The end of “Aksarben Royalty” is long overdue

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After 123 years, the reign of Aksarben Royalty has come to an end. Opinion editor Jessica Wade shares her thoughts on the tradition.
Jessica Wade
OPINION EDITOR

A tradition that is better left in the past, officials of the Aksarben Foundation have announced that there will no longer be a king and queen crowned during the annual Aksarben Ball celebration.

The crowning of Omaha royalty has taken place since 1895 when the mythical kingdom of Quivira was established as an addition to Omaha’s limited entertainment opportunities and to encourage philanthropy throughout the community.

The 123-year-old tradition was recently met with a few criticisms, one of which echoes a topic that has been discussed on international platforms—gender and power imbalance.

The king, according to the Aksarben Foundation’s website, “represents the past and is a business and civic leader who has contributed immeasurably to the Heartland throughout his life and career.” The queen “represents the future and hope for continued prosperity throughout the Heartland.” In other words, the king is an elderly, wealthy member of the community, and a queen is typically a woman in her 20s or late teens.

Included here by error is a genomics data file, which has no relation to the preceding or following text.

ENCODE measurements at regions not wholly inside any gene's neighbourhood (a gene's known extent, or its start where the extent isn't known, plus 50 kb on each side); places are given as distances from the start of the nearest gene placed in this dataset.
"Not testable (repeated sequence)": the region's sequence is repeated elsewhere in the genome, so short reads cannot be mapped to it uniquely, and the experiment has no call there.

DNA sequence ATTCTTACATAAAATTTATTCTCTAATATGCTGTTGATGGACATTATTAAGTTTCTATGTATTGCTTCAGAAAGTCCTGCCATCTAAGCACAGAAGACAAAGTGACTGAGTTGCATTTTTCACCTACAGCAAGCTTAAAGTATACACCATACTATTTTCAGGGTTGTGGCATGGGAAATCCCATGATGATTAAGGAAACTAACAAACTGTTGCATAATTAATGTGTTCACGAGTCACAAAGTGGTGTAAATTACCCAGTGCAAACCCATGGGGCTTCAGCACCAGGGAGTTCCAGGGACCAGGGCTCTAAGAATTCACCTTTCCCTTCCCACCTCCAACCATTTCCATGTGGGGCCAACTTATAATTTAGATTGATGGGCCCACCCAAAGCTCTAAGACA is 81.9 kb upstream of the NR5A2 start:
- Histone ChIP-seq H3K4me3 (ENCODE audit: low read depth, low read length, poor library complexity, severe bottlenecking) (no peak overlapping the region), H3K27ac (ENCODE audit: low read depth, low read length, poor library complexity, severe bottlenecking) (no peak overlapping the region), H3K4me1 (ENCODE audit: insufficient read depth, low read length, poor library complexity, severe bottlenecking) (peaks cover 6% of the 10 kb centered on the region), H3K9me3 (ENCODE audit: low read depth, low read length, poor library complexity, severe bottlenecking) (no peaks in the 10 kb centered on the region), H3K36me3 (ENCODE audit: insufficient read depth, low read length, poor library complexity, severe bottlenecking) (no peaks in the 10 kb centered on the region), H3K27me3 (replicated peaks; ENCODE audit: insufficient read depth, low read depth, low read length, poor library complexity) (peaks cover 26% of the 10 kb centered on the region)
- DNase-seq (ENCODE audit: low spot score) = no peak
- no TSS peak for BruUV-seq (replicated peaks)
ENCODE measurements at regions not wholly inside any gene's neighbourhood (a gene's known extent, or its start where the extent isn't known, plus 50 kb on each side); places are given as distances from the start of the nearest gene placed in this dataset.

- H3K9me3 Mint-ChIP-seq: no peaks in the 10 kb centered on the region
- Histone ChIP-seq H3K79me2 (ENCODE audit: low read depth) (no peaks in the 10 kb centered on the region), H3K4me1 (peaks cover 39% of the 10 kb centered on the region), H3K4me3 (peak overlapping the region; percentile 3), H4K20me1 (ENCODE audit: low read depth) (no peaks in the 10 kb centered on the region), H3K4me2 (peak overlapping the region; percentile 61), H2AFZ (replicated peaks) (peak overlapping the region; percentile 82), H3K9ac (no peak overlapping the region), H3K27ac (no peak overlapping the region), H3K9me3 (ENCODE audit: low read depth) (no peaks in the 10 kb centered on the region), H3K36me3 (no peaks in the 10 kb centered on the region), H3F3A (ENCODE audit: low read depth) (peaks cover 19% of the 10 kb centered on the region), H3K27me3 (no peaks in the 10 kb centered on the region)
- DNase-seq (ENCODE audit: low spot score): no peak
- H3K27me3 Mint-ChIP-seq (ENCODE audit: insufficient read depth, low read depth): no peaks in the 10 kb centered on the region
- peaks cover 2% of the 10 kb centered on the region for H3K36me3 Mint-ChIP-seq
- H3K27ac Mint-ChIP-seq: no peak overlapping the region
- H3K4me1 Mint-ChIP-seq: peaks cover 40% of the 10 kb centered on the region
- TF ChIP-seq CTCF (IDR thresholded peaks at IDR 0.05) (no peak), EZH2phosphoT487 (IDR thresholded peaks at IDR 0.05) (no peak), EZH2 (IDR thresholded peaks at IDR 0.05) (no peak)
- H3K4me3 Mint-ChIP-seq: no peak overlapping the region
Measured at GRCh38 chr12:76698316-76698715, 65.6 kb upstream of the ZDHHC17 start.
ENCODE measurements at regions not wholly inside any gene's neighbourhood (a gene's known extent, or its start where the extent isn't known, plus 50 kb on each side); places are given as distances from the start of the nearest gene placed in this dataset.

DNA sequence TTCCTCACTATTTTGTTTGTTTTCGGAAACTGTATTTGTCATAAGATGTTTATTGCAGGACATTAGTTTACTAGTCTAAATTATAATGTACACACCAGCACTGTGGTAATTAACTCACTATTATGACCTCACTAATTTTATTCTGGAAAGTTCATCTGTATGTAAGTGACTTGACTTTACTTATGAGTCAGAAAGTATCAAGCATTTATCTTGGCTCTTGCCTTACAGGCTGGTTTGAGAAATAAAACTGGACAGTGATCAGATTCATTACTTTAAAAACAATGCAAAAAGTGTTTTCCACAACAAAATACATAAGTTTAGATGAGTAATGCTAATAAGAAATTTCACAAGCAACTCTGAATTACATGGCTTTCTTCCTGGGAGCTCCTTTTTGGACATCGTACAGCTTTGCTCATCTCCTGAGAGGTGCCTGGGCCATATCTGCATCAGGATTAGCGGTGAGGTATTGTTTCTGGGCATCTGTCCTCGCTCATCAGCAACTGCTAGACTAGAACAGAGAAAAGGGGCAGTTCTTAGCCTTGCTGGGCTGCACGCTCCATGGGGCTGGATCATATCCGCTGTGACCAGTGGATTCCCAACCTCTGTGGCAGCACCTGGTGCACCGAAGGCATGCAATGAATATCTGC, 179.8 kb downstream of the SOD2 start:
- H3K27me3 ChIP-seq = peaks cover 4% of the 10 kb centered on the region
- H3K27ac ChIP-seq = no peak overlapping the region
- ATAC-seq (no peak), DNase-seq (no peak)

The Aksarben Foundation is a philanthropic organization. With a board made up of more than a dozen CEOs, presidents and people in other high-level, powerful positions, the whole idea of imitating royalty is, well, a bit on the nose.

News of the change to the Aksarben Ball was met with vast support on social media.

“Long overdue change. Was creepy for far too long.” One person commented on the Omaha World-Herald’s Facebook page.

“Sad! Now how will rich people feel important?” Another person wrote on Twitter.

Though scarce, there were a few calls to keep the tradition.

“It would be nice if they would keep the tradition, just another wonderful thing that used to be that still should be,” someone commented on KMTV’s Facebook post.

And a call on Facebook for the tradition to simply be revised. “Alternatively, they certainly could have simply taken a path of crowning kings and queens recognizing both men AND women for their entrepreneurial and philanthropic contributions to the community…”

No matter how old the tradition, as soon-to-be Chairman of the Aksarben Board of Governors Terry Kroeger put it, the crowing of a king and queen was distracting from the Foundation’s true purpose.

“The king-queen thing presented some awkwardness that got in the way of our real mission, which is workforce, scholarships and volunteerism,” Kroeger said in an interview with the Omaha World-Herald.

The Aksarben Foundation has done a notable amount of good in the Omaha community. Offering a number of annual scholarships, community grants and agricultural initiatives, the Aksarben Ball provides an opportunity to recognize and honor those in the community for leadership and philanthropy.

Surely, the Foundation can find a way to honor both the men and women who have given so much to the community. If anything, endowing a crown and a superficial title takes just a bit of the sincerity away from the acts of selflessness carried out by those being honored.

The acts of the Aksarben Foundation are already noble; they don’t need a crown to prove it.

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